Slower Lower Delaware
Slippery Dumplings and Lima Bean Soup: A Beyond-the-Boardwalk Tour of Fare From the Southern Part of the State
By Walter Nicholls
Washington Post Staff Writer
Wednesday, May 26, 2004; Page F01
REHOBOTH BEACH, Del.
On a Sunday summer morning in one part of Delaware, fresh corn-kernel fritters come to the breakfast table, coated with butter, drizzled with maple syrup. Alongside sits a sliver of spicy scrapple. The folks who gather around these tables have a seemingly, limitless appreciation for lima beans in every form and a taste for sweet mustard pickle made with green tomatoes and cauliflower. Dessert might be a vanilla-flavored white potato pie.
These regional dishes are not just a manner of cooking; they also embody an atmosphere from a portion of the state that lies below the Delaware and Chesapeake Canal connecting Delaware Bay with the Chesapeake Bay. That would be lower New Castle, Kent and Sussex counties, commonly referred to as downstate.
With the exception of the coastal resorts and the capital, Dover, downstate Delaware is rural and conservative, in contrast to the urban and industrial north. On the whole, the region is noted for the broiler chicken industry, flat farmlands planted with potatoes and small towns where police enforce speed limits. Houses have screened porches with slow-moving ceiling fans. The pace is casual and the people practical.
Beachgoers might think pizza and funnel cake topped off with saltwater taffy are the hallmarks of Delaware food. Chain restaurants on Highway 1 offer another option. Rehoboth also has its share of fashionable, candle-lit restaurants for those who can afford them.
But both hidden and in plain view, other beach businesses serve noteworthy dishes that are, to some degree, particular to southern Delaware. And folks familiar with the slower lower approach to foods line up for the possibilities at a number of unfussy outposts that have stood the test of time.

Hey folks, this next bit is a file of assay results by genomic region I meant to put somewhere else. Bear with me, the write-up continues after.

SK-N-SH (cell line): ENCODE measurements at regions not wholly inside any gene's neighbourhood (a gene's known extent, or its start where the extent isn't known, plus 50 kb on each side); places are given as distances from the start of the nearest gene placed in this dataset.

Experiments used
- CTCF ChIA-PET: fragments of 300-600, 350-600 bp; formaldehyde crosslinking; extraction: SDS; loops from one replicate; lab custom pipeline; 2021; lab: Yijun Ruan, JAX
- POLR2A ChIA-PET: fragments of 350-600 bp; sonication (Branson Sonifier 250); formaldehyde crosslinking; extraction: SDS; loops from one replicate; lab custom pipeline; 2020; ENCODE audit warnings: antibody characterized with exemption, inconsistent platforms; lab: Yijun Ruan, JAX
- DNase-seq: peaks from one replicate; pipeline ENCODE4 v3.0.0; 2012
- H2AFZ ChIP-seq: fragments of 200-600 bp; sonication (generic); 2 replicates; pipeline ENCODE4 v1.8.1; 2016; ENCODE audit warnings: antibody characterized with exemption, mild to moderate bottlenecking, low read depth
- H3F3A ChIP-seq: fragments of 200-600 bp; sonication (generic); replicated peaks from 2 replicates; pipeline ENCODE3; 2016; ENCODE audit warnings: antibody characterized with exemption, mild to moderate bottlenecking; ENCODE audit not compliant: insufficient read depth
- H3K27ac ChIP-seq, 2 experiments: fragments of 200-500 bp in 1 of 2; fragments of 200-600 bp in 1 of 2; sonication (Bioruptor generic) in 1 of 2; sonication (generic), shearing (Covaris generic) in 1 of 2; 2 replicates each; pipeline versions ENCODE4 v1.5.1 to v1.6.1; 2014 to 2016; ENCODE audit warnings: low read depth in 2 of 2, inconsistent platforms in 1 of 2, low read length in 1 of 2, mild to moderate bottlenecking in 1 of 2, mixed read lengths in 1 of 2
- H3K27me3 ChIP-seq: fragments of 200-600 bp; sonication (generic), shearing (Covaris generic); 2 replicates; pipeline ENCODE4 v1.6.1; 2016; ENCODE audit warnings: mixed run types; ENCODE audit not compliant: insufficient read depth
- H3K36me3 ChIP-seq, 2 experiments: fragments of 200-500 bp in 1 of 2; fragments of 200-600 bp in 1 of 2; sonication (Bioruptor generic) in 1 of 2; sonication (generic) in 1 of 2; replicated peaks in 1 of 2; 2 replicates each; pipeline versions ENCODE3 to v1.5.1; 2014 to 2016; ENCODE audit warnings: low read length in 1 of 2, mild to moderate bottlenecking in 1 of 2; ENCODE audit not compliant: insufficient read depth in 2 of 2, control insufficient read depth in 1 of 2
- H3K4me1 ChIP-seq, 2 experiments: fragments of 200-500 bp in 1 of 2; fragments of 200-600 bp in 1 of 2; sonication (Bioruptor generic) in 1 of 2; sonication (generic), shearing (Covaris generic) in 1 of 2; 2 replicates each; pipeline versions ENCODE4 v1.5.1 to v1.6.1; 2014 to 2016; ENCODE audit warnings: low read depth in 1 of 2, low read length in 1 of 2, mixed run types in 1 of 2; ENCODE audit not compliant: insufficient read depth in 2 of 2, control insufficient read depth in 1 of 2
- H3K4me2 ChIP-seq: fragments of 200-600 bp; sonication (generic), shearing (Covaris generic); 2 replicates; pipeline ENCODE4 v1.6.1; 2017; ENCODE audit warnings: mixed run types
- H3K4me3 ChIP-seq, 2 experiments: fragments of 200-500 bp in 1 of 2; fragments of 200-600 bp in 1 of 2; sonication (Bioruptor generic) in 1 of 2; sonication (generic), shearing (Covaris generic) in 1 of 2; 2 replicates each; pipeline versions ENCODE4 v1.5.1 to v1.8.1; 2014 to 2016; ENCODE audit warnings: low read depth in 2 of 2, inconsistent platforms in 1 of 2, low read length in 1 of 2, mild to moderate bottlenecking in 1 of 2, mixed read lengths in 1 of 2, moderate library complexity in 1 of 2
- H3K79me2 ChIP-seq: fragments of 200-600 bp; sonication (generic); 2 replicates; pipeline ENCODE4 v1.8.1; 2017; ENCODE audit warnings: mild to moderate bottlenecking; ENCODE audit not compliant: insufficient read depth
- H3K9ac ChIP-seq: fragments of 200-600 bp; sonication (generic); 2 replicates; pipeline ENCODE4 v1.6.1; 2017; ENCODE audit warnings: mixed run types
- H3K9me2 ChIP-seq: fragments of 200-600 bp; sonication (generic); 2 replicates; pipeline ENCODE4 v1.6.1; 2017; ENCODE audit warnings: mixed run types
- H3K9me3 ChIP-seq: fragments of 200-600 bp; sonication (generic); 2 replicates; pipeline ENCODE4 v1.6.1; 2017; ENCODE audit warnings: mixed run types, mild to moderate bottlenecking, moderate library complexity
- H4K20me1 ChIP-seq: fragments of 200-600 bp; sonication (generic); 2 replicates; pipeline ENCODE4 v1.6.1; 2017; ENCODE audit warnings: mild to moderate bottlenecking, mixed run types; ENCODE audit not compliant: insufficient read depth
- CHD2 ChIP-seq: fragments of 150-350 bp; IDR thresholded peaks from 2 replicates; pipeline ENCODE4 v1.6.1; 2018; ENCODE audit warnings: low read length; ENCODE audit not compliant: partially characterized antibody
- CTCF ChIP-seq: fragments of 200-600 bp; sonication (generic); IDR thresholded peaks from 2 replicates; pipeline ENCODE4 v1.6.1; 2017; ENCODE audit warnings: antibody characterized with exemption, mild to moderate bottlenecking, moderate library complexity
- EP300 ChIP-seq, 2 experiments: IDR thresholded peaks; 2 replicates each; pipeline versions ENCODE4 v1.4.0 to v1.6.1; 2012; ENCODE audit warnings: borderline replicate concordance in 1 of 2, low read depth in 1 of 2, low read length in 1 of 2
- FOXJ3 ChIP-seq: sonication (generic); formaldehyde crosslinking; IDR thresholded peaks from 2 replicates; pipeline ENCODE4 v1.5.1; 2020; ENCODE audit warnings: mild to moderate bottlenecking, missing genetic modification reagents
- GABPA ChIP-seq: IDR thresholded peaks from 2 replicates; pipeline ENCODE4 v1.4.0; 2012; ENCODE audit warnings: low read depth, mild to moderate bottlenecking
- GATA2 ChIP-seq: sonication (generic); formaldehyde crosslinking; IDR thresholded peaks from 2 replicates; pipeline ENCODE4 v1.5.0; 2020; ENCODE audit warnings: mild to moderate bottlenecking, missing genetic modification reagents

If there is one dish that typifies downstate cuisine, it is chicken with dumplings -- a gut-filling combination of shredded white and dark meat suspended in thick, flour-enriched, chicken gravy. And not just any dumpling or dough mass will do. Downstate cooks prefer flat, slippery dumplings -- not to be confused with the golf ball-size drop dumplings that are favored farther north.
This crowd-pleasing dish is a favorite at area volunteer fire department fundraisers. Chicken with slippery dumplings, often served with boiled lima beans and stewed tomatoes, is the Wednesday special at the Captain's Table restaurant on Highway 1 in Rehoboth.
Even on a blinding, white-hot day, it's dark and cool inside Captain's. The separate bar area, in particular, is cozy with nautical decor. Says regular customer and Rehoboth resident Pat Farley, 81: "It's the kind of place where older women feel comfortable and secure." Co-owner and cook Doris Lynch, 82, has been overseeing the slippery production for 25 years.
"You've got to make sure you start with a big, old fat hen to give it the flavor," says Lynch, who is also noted locally for her sherry-scented oyster stew. All the while her small hands form perfect, lump-meat crab cakes for the dinner rush. "And your dumplings have to be rolled out thin so they absorb the chicken fat," she says. "That's what makes them slippery."
Still, Lynch says she is not a slippery fan. "It's too heavy. But that's just Sussex County," she says with a nod. "That's what people eat down here." So many, in fact, that chicken with dumplings is a sell-out every week.
An unexpected taste of downstate is served every Friday in, of all places, the otherwise private Veterans of Foreign Wars, Post 7447 clubhouse on State Road.
On "shrimp night," regular customers grab the comfortable stools around a large, attractive bar. This lively group is set for the evening. The bargain beer and bubbly conversation flow. Families with children are sequestered in a dining area on the right side of the hall. Everyone is peeling shrimp.
Back in the kitchen, volunteer vets boil each order of medium-size shrimp in beer and spices for exactly 3 1/2 minutes. With military precision, a timer is set next to every pot. The ketchup-based dipping sauce has a good hit of horseradish.
© 2004 The Washington Post Company